You can generate and compile Perl/XS and C++ code together from protobuf message definitions. This is the approach taken in the example that is supplied with the source code. A single call to protoxs on a single message definition generates all of the source files that are needed, and a fairly simple Makefile.PL can be used to build the Perl package. In fact, with the person.proto message definition shown above, the corresponding Makefile.PL can be reproduced here in its entirety:

use ExtUtils::MakeMaker;

$CC = 'g++';

# Generate the C++, XS, and Perl files that we need.

my $protoxs = "protoxs --cpp_out=. --out=. person.proto";

print "Generating C++ and Perl/XS sources...\n";
print "$protoxs\n";


# Now write the Makefile.

              'NAME'          => 'Person',
              'VERSION_FROM'  => '',
              'OPTIMIZE'      => '-O2 -Wall',
              'CC'            => $CC,
              'LD'            => '$(CC)',
              'CCFLAGS'       => '-fno-strict-aliasing',
              'OBJECT'        => 'person.pb.o Person.o',
              'TYPEMAPS'      => ['Person.typemap'],
              'INC'           =>  " -I/usr/local/include",
              'LIBS'          => [" -L/usr/local/lib -lprotobuf"],
              'XSOPT'         => '-C++',
              clean           => { FILES => "Person.* person.pb.* lib" }

Next level

While the entry level approach might get you started, you may find at a certain point that your messages start having dependencies on other messages (imports). If you have multiple "top-level" message types that share dependency on one or more other message types, the entry level compilation method will result in duplicate copies of the dependent code. This is not a fatal problem, as the Perl/XS modules are built into dynamic objects that are dlopened by the Perl interpreter. You should not run into any symbol conflicts. However, you may wish instead to build a shared library out of the generated C++ code, and link your Perl/XS wrapper code with this shared library. In this case, you will need to generate and compile the C++ shared object first, then generate, compile, and link the Perl/XS wrapper. Since I myself am still at the Entry level with Protocol Buffers, I do not yet have an example of this "Next level" approach.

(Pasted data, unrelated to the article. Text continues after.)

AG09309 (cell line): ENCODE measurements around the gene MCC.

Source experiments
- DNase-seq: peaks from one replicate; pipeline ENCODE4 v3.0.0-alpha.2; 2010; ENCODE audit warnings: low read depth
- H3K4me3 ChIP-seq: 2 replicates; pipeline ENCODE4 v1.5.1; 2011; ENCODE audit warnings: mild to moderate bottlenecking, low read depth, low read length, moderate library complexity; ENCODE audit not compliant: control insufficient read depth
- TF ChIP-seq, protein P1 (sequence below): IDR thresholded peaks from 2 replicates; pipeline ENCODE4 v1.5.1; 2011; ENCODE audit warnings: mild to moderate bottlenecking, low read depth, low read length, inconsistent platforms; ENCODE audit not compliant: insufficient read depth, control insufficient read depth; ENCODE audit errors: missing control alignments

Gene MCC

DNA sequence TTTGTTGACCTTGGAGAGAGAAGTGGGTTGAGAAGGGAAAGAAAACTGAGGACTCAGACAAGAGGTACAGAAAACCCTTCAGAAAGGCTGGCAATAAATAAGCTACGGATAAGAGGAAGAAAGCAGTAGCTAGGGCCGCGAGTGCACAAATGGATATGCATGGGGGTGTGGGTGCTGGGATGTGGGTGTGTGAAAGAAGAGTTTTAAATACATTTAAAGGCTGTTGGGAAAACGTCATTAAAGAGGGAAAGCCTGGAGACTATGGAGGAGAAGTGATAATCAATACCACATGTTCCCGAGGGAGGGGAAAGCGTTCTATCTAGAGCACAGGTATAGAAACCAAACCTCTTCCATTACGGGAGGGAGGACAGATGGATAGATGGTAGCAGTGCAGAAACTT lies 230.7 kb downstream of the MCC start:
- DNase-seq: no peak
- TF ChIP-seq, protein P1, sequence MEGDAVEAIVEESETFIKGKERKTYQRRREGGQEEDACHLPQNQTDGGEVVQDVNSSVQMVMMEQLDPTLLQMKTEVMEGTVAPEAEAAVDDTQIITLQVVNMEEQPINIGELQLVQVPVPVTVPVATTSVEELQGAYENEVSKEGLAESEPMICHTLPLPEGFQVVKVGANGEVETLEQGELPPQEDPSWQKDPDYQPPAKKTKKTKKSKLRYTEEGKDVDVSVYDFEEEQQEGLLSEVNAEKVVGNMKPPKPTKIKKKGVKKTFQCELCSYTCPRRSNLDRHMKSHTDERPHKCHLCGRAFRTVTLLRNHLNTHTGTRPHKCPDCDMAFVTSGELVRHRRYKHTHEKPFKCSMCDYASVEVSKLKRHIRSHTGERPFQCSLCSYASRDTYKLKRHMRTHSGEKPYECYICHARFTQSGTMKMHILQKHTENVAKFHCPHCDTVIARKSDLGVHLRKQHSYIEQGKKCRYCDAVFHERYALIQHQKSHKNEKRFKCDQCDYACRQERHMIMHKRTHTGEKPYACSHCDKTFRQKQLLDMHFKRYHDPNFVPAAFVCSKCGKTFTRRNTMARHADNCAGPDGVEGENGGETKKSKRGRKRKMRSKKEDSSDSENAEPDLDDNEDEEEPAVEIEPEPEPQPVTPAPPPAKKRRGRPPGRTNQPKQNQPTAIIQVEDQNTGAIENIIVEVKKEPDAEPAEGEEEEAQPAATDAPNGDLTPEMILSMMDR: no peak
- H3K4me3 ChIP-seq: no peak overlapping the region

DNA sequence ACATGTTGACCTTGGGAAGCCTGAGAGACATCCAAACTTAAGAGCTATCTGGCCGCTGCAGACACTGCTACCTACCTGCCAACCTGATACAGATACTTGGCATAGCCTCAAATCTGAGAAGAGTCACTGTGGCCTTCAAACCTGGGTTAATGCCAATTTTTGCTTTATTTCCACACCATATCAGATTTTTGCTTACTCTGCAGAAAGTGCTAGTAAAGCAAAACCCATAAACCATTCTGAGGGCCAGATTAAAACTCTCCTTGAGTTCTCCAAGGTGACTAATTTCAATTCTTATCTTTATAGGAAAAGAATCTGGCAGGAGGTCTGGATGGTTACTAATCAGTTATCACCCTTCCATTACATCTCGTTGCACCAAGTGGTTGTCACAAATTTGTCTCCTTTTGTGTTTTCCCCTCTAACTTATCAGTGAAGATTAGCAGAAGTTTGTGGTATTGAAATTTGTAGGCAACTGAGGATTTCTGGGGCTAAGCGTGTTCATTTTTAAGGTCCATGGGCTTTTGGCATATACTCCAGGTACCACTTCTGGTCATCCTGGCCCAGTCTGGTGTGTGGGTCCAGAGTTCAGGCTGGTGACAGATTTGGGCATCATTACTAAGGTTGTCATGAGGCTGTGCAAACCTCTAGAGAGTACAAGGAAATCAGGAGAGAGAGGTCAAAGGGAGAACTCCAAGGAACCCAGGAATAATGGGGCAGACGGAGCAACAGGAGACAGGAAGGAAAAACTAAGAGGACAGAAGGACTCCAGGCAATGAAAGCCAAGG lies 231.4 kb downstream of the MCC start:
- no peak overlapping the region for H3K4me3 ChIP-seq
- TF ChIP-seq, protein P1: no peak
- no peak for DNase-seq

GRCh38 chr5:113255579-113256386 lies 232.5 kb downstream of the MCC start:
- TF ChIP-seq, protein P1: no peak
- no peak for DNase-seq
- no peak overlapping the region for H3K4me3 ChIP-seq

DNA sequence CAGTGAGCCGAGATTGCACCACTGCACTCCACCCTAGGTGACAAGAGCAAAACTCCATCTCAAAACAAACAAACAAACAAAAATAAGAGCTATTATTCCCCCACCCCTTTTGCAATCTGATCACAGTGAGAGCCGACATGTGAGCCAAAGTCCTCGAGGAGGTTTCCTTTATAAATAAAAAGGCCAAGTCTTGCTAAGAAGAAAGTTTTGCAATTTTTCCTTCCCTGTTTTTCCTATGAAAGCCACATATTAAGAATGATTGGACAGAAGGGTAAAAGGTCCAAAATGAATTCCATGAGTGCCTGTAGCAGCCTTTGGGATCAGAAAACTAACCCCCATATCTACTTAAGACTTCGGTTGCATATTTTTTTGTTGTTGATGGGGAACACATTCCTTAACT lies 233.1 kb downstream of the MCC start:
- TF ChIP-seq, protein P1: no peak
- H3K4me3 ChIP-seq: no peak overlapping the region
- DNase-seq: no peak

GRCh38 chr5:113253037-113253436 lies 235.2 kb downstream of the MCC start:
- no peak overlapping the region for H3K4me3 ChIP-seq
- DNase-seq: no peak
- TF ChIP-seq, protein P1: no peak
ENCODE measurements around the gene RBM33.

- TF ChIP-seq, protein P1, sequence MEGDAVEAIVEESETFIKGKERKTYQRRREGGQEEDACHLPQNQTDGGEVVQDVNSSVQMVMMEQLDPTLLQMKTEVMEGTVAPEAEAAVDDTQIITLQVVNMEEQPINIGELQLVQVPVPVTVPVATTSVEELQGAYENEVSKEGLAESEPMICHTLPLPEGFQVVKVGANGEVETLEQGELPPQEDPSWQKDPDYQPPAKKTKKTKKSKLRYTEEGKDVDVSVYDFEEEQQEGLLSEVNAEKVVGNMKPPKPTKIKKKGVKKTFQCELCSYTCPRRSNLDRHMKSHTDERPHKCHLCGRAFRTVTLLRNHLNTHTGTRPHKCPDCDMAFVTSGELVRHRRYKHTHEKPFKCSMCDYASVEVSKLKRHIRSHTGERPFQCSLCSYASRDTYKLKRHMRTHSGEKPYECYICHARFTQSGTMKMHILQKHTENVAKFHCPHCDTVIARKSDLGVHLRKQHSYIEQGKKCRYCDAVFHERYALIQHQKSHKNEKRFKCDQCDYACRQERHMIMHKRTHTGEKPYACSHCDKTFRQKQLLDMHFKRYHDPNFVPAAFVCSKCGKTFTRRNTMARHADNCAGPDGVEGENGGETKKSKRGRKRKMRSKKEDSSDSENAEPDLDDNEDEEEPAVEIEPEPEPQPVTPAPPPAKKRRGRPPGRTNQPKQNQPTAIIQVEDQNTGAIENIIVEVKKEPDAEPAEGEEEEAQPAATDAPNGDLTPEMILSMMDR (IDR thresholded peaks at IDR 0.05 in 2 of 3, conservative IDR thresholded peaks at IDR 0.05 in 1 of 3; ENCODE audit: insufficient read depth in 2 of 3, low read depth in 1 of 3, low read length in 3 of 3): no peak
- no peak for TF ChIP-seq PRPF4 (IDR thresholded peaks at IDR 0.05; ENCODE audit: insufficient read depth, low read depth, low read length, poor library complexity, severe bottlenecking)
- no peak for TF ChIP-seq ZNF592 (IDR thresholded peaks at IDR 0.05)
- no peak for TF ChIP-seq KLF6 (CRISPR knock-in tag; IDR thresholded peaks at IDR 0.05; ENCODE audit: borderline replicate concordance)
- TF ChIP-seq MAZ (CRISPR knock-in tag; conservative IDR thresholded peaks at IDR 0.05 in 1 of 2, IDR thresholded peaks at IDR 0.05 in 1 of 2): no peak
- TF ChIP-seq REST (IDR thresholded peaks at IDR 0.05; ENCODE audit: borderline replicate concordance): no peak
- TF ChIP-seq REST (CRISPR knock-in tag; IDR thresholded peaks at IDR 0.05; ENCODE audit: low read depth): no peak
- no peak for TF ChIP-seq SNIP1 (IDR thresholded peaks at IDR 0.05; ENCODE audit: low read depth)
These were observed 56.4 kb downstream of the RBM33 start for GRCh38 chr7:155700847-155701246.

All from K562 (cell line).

What works now

As of now, all of the data types are supported, including enums and embedded messages. Imports are also supported.

What doesn't work yet

Extensions are not yet supported, nor is the RPC interface. I plan to add support for Extensions next. After that, I will look at the RPC interface.

Other things that need to be added

We have been assigned a field ID of 1001 for custom options in protobuf-perlxs. This will make it possible to specify file-level, message-level, and even field-level options that are recognized by protobuf-perlxs. As of now, we have an immediate need to use these custom options, since more sophisticated package and message layouts in Perl/XS will require the suppression of certain .pm files from the output, the generation of others, and so on. There will undoubtedly be other reasons to use custom options to customize the behavior of protobuf-perlxs on the .proto files that it processes.